Study shows consumers bear the cost of eco-friendly palm oil

By Simon Pitman

- Last updated on GMT

Study shows consumers bear the cost of eco-friendly palm oil

Related tags Palm oil Biodiversity Sustainability

It will be consumers who will be paying the price to harvest palm oil in an eco-friendly way, new research carried out in the US and the UK finds.

Palm oil is widely used in cosmetics and forms a basis for many products in the soap category particularly, as well as shampoos and lipstick.

However, in recent years a growing awareness of both the air pollution associated with palm oil production and the effect it has on endangered animals has bought about calls for eco-friendly and sustainable palm oil to be used in a range of consumer goods.

Sustainable palm oil driven by consumers

The study, which was published in the Proceedings of the National Academy of Sciences and encompassed researchers from the Gund Institute for Ecological Economics, underlines that the move towards sustainable palm oil production has been driven by consumers, who in turn have expressed their willingness to pay the higher price associated with sustainably harvesting palm oil.

“One way to save species and biodiversity threatened by agricultural expansion is to show companies the business case for conservation,”​ said professor Brendan Fisher of the University of Vermont's Gund Institute for Ecological Economics, study co-author.

“This study shows how important it is for industry and scientists to work together to find potential win-win solutions.”

Study looked at major palm oil producer

As part of the research project, the team looked at the finances of a major palm oil producer to assess the impact switching to sustainable palm oil had on the extra costs associated with conserving the land they harvested.

The company was based in Sumatra, Indonesia, which has suffered significant environmental damage as the tropical rainforests have been replaced by farming land for palm oil plantations.

The study then assessed the price that the company had to charge for the more sustainable palm oil to cover the additional costs.

In turn, the researchers said that the price that was added on to the consumer products “more than made up for companies’ costs of providing conservation land”.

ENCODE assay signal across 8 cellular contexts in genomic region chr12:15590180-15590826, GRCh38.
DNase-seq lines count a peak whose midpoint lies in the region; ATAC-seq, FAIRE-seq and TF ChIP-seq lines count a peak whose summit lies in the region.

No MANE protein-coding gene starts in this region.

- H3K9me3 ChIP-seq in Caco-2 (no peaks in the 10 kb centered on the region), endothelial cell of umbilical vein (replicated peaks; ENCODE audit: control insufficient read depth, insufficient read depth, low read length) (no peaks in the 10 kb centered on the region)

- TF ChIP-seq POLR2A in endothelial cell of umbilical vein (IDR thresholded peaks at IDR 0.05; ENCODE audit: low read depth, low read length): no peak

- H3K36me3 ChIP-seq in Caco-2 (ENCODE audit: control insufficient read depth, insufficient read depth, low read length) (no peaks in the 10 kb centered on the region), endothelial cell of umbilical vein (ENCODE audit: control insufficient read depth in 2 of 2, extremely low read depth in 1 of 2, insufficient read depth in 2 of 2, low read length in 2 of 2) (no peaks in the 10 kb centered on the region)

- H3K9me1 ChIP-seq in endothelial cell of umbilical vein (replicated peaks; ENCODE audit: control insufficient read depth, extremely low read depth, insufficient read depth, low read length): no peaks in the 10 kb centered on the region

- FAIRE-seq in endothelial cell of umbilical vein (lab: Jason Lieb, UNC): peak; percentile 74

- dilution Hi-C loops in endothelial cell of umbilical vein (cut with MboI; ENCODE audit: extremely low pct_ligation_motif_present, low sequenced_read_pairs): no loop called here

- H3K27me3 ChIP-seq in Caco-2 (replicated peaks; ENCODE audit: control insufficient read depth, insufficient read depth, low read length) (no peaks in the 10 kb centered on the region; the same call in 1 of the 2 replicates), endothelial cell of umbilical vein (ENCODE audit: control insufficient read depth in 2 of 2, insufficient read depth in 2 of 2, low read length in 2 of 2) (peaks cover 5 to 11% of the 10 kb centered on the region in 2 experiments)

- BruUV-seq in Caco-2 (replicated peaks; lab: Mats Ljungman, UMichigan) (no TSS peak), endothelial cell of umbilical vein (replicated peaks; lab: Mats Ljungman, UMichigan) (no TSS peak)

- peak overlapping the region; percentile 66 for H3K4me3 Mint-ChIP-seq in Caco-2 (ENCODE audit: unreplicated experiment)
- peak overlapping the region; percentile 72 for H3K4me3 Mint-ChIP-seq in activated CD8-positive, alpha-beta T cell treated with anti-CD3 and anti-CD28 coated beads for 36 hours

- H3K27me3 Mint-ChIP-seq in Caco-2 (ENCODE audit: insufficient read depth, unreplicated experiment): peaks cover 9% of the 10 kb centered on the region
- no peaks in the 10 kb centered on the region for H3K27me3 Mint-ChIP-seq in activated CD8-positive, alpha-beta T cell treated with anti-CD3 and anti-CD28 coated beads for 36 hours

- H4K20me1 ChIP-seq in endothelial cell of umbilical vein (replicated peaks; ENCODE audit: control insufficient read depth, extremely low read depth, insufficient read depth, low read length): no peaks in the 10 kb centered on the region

The research also showed that this had proved to be the most effective means of ensuring the supply of eco-friendly palm oil as previous attempts to get international governments to stem the environmental damage caused by the farming had largely failed.

In the search for sustainably sourced palm oil...

Currently about 85% of the world’s palm oil comes from Indonesia and Malaysia, and with many consumer goods companies, particularly in the food and personal care arenas, under pressure to provide products containing palm oil-derived formulations from reputable and sustainable sources, the search is on for palm oil producers that can prove these credentials.

As a result, many of the leading cosmetic manufacturers, including Unilever and L’Oreal, have opted into schemes that support the sourcing of sustainable palm oil, the most high profile being the Roundtable on Sustainable Palm Oil (RSPO).

In particular pressure from the RSPO has led to a big impact on the supply chain, with palm oil producers, raw material suppliers and ingredients players having to raise their game by ensuring their processes meeting certification requirements.

Reflecting the success of this drive, GreenPalm, the certificate-trading programme for sustainable palm oil supported by the RSPO, announced in July of this year that it traded a peak-level of 11 million certificates for sustainable palm oil.

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